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Parliamentary questions
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1 September 2011
Answer given by High Representative/Vice-President Ashton on behalf of the Commission
Question reference: E-007543/2011

The European Union is profoundly concerned at the ongoing restrictions on the liberty of Chen Guangcheng and of his wife and daughter. Both before and immediately after his release from prison, the EU sought assurances that Mr Chen would not be placed under house arrest; the Chinese authorities provided assurances that Mr Chen would be a free man following his release, as house arrest does not exist under Chinese law. Reports indicating that Mr Chen remains under house arrest are of particular concern since Mr Chen is in poor health and requires medical treatment.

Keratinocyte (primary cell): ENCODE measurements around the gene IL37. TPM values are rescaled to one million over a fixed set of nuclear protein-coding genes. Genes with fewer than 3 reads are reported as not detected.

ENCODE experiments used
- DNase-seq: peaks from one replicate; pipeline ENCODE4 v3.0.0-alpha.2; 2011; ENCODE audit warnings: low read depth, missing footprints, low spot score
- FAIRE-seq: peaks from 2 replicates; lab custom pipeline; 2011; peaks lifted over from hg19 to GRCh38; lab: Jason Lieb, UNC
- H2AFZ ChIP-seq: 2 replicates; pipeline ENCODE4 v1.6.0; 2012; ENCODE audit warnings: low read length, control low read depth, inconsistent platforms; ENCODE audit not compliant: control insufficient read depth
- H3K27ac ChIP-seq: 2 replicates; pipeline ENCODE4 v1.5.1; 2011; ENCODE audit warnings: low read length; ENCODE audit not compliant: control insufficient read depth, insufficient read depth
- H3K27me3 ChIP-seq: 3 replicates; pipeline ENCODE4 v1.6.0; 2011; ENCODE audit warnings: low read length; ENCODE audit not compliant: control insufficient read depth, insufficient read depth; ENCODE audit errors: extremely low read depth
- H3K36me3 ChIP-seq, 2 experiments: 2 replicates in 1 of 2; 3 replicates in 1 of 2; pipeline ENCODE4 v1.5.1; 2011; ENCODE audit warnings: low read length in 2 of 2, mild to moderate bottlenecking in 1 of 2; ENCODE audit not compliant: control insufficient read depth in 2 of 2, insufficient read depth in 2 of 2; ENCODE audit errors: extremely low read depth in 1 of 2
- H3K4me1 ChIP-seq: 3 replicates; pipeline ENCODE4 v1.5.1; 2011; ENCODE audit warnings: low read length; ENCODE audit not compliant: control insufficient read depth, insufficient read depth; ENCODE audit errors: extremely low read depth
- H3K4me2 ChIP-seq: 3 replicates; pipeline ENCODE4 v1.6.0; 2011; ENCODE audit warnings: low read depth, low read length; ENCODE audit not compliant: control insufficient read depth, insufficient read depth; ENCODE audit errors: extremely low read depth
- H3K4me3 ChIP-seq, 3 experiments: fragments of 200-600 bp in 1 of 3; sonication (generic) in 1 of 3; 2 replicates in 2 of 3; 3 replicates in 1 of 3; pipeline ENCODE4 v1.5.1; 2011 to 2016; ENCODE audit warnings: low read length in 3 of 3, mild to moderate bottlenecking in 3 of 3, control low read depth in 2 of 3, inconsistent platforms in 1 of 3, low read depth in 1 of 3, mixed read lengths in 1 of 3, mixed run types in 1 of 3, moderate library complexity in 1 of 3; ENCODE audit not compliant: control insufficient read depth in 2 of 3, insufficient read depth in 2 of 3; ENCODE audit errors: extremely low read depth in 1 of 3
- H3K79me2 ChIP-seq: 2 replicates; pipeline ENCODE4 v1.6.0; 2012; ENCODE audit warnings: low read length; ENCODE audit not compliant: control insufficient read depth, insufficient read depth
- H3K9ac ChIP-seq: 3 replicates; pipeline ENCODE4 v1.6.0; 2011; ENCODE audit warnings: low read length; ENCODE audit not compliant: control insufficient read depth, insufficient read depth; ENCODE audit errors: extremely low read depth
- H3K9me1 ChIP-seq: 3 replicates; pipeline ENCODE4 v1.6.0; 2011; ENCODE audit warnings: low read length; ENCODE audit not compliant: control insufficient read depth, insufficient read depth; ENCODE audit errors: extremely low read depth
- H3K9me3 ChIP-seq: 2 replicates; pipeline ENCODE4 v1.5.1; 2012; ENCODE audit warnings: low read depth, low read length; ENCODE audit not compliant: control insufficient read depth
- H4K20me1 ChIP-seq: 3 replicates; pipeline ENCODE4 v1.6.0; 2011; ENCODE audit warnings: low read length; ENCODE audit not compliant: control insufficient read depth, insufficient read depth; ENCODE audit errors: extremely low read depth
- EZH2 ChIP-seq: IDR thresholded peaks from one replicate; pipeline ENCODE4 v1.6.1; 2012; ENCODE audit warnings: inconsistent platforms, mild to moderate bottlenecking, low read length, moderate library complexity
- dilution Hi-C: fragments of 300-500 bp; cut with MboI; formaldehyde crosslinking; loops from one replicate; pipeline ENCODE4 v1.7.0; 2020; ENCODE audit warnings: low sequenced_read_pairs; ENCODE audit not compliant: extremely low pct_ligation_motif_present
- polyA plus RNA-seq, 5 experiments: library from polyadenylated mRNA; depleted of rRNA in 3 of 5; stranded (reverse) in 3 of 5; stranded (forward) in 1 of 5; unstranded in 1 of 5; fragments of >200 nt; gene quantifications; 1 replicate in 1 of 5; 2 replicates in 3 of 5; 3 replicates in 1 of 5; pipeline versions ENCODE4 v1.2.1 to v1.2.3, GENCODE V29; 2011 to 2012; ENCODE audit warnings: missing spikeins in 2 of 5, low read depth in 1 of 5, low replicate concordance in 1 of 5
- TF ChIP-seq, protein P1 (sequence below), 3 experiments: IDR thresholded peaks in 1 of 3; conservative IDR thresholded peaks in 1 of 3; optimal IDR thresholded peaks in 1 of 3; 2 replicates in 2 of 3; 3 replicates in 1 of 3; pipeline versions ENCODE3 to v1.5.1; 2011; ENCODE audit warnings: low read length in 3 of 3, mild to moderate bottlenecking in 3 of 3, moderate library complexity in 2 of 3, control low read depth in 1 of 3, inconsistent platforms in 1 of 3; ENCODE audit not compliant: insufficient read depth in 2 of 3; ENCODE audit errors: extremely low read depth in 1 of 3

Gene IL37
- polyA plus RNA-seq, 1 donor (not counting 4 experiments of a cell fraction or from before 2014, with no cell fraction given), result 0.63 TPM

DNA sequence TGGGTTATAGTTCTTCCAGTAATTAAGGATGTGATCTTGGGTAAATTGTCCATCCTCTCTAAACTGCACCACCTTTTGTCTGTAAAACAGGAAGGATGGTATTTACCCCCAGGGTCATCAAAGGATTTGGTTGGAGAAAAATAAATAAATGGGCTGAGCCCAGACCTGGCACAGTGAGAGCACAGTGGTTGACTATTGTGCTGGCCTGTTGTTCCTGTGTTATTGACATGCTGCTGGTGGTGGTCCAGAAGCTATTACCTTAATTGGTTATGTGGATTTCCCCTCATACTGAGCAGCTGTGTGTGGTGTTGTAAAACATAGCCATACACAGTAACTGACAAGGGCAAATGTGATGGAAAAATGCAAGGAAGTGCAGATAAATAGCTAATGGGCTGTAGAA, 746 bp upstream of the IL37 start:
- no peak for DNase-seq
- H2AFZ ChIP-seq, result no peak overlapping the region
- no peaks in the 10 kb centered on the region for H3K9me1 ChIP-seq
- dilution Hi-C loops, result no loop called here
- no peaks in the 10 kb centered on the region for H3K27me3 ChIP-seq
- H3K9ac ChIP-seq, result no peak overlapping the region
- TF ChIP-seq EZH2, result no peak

Following reports that Mr Chen had nevertheless been placed under house arrest following his release from prison, an official from the EU Delegation in Beijing, accompanied by officials from other concerned countries, attempted to visit Mr Chen’s home at Dongshigu village, Shandong province on 14 October 2010. Their car was, however, intercepted by unidentified individuals on its approach to the village and violently turned back; it was, accordingly, impossible to visit Mr Chen. The EU subsequently protested to the Chinese Ministry of Foreign Affairs concerning this incident.

The EU raised Mr Chen’s case again at the EU‑China human rights dialogue on 16 June 2011. The Chinese authorities reiterated that house arrest does not exist under Chinese law and claimed that Mr Chen, having been released, was living a normal life. China noted that any further attempt by the EU to visit Mr Chen would constitute interference in China’s internal affairs.

OJ C 146 E, 24/05/2012
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